Jump to ContentJump to Main Navigation
Music from a Speeding TrainJewish Literature in Post-Revolution Russia$
Users without a subscription are not able to see the full content.

Harriet Murav

Print publication date: 2011

Print ISBN-13: 9780804774437

Published to Stanford Scholarship Online: June 2013

DOI: 10.11126/stanford/9780804774437.001.0001

Show Summary Details
Page of

PRINTED FROM STANFORD SCHOLARSHIP ONLINE (www.stanford.universitypressscholarship.com). (c) Copyright Stanford University Press, 2018. All Rights Reserved. Under the terms of the licence agreement, an individual user may print out a PDF of a single chapter of a monograph in SSO for personal use (for details see www.stanford.universitypressscholarship.com/page/privacy-policy).date: 22 October 2018

Socialist Construction, the Luftmentsh, and the New Jew

Socialist Construction, the Luftmentsh, and the New Jew

(p.66) Two Socialist Construction, the Luftmentsh, and the New Jew
Music from a Speeding Train
Stanford University Press

Using the concept of gender, masculinity, and the body, this chapter explores how Jewish literature imagines a new political order in the Soviet Union. The reconstruction of the Jewish male body is explicitly linked to socialist construction and national belonging by Soviet Yiddish and Russian novels, journalism, and film associated with the extensive socialist construction projects of the 1930s. Two authors, Perets Markish and David Bergelson, rework the biblical trope of the covenant in their literary imagining of the new Soviet promised land while Isaac Babel, in his story “Karl-Yankel” (1931) provides a grotesquely comical fiction of circumcision on trial. In the Yiddish literature of the 1930s, there is no guarantee in gaining a place in the new Soviet community. However, women Yiddish authors such as Shire Gorshman take a different approach. This chapter also looks at three Russian-language films, each showing the triumph of the new Soviet way of life over traditional life in the shtetl: Vozvrashcheniia Neitana Bekkera (The return of Nathan Bekker, 1932), Granitsa (The border, 1935), and Iskateli schast'ia (Seekers of happiness, 1936).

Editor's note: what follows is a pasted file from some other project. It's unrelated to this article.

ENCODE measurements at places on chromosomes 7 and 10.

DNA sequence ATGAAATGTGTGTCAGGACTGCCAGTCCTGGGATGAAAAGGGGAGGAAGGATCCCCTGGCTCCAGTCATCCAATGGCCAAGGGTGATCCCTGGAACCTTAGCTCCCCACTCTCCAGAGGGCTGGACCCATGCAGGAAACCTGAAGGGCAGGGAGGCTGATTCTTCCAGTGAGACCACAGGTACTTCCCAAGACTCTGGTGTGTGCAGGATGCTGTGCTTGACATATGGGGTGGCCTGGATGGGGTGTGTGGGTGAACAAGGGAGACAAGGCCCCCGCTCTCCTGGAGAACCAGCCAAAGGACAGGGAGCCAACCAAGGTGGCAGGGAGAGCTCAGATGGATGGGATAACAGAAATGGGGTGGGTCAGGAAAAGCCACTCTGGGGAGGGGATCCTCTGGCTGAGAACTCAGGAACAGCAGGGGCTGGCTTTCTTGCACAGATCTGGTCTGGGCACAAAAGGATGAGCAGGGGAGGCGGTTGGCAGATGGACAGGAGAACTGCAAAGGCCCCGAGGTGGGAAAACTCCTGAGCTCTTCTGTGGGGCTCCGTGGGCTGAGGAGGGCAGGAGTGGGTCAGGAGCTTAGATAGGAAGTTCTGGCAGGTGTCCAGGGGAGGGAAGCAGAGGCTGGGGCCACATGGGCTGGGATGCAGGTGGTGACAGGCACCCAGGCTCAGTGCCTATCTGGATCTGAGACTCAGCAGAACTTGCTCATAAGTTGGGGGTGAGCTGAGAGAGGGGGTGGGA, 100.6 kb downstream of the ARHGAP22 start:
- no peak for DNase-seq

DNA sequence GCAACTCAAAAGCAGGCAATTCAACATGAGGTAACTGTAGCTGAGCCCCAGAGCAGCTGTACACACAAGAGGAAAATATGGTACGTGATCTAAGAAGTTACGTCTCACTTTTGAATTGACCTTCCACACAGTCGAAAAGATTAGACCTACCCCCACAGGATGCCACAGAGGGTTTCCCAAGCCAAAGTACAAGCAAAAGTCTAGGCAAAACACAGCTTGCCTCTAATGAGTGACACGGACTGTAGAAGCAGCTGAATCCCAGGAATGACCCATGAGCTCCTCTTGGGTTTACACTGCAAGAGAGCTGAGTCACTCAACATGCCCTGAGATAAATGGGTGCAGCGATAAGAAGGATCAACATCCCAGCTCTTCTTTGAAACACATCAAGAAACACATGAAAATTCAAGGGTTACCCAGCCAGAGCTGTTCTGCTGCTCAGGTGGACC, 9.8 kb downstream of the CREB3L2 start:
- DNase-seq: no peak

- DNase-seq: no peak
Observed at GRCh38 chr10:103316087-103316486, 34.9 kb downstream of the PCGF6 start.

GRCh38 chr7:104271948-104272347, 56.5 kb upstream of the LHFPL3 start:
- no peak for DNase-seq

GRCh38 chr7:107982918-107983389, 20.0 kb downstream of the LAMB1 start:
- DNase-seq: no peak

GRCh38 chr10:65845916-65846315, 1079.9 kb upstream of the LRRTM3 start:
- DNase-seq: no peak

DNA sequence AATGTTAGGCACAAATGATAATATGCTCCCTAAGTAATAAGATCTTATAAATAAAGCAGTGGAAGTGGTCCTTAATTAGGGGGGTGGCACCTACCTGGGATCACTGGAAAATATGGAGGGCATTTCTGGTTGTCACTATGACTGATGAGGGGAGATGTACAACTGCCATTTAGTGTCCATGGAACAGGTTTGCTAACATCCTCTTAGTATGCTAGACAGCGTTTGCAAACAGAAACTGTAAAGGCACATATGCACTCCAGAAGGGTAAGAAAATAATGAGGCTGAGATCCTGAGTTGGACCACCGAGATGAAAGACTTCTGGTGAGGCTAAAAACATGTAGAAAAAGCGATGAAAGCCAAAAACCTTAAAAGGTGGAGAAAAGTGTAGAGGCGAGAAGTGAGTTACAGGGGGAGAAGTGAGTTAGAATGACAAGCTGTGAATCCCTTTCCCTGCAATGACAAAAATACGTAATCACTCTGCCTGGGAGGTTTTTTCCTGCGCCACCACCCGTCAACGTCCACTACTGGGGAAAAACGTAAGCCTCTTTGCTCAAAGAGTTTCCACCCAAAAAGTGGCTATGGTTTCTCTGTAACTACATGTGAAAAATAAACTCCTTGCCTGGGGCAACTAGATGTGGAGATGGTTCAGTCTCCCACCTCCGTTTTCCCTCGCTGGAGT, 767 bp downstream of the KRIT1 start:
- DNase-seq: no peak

Keywords:   Jewish literature, political order, Soviet Union, gender, masculinity, male body, socialist construction, films, shtetl, Yiddish literature

Stanford Scholarship Online requires a subscription or purchase to access the full text of books within the service. Public users can however freely search the site and view the abstracts and keywords for each book and chapter.

Please, subscribe or login to access full text content.

If you think you should have access to this title, please contact your librarian.

To troubleshoot, please check our FAQs , and if you can't find the answer there, please contact us.